October 22, 2019 / 2:17 AM / a month ago

South Korea's third quarter GDP quarter-on-quarter growth seen slowing, no quick recovery seen: Reuters poll

SEOUL (Reuters) - South Korea’s economy continued to grow in the third quarter but at a slower pace than in the second, when government spending lifted the pace following a contraction in January-March, a Reuters poll found on Tuesday.

FILE PHOTO: A man walks in a park at a business district in Seoul, South Korea, March 23, 2016. Picture taken on March 23, 2016. REUTERS/Kim Hong-Ji

The median forecast from 26 economists for gross domestic product in July-September was to expand by a seasonally adjusted 0.5% from the previous quarter, when it grew 1.0%.

During the third quarter, a supplementary budget aimed at supporting growth kicked in.

“Though contributions from domestic demand will remain sluggish, government expenditure likely continued steady due to supplementary budget, while contributions from net exports were seen improving on slowing imports,” said Lee Sang-jae, economist at Eugene Investment & Securities.

In annual terms, third-quarter growth was expected to remain steady at 2.1% from 2.0% in April-June, according to the poll. Thirty economists provided year-on-year growth estimates.

Despite the economy showing some signs of stabilization, economists do not expect any immediate recovery in growth as recent indicators pointed to further weakness, with global risks remaining high.

South Korea’s producer prices index contracted 0.7% in September from a year earlier, central bank data showed on Tuesday, sharper than in August and the fastest annual decline since a 1.1% drop in September 2016.

Exports plunged 19.5% during the first 20 days of October from a year earlier, pressured by weak sales to China and frail global demand for semiconductors.

MORE SUPPORT NEEDED?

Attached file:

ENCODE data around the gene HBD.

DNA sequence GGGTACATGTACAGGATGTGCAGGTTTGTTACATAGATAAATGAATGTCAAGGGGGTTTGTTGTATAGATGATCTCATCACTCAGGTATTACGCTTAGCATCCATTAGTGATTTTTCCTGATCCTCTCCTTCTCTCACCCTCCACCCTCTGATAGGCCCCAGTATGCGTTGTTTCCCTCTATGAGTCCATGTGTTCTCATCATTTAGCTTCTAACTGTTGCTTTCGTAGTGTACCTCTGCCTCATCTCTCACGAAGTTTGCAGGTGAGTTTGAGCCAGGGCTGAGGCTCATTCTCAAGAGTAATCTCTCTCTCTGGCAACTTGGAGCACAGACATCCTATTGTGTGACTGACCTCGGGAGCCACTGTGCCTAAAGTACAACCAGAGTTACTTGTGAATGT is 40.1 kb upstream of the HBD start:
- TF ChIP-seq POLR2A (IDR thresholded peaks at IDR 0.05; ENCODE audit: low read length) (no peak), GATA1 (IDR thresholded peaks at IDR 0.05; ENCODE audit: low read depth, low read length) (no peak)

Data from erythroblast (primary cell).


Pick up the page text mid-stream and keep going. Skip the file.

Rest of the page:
“It is premature to expect a substantial turnaround,” said Ma Tieying, economist at DBS Bank, adding that external conditions remain challenging, with a global growth slowdown and unresolved trade conflicts.

“The negative spillovers on the domestic economy could continue to spread in the coming quarters, requiring stronger fiscal and monetary policy support,” she added.

South Korea’s economy, the fourth-largest in Asia after China, Japan and India, is on track for growth of around 2% this year. It would be far below the government’s original target of 2.6-2.7% and the weakest since the 2008/09 global crisis.

For 2018, South Korea reported growth of 2.7%.

“Export data for the next two months will be the main factor deciding whether the economy could maintain a 2% growth in 2019,” Park Sang-hyun, Hi Investment & Securities’ economist, said.

Last week, South Korea’s central bank cut its policy interest rate KROCRT=ECI for the second time in three months and left the door open for further easing although another cut is not expected soon. The next policy meeting, the last of 2019, is Nov. 29.

The Bank of Korea will release advance estimates of third-quarter gross domestic product at 8:00 a.m. on Thursday (2300 GMT Wednesday).

Editing by Richard Borsuk

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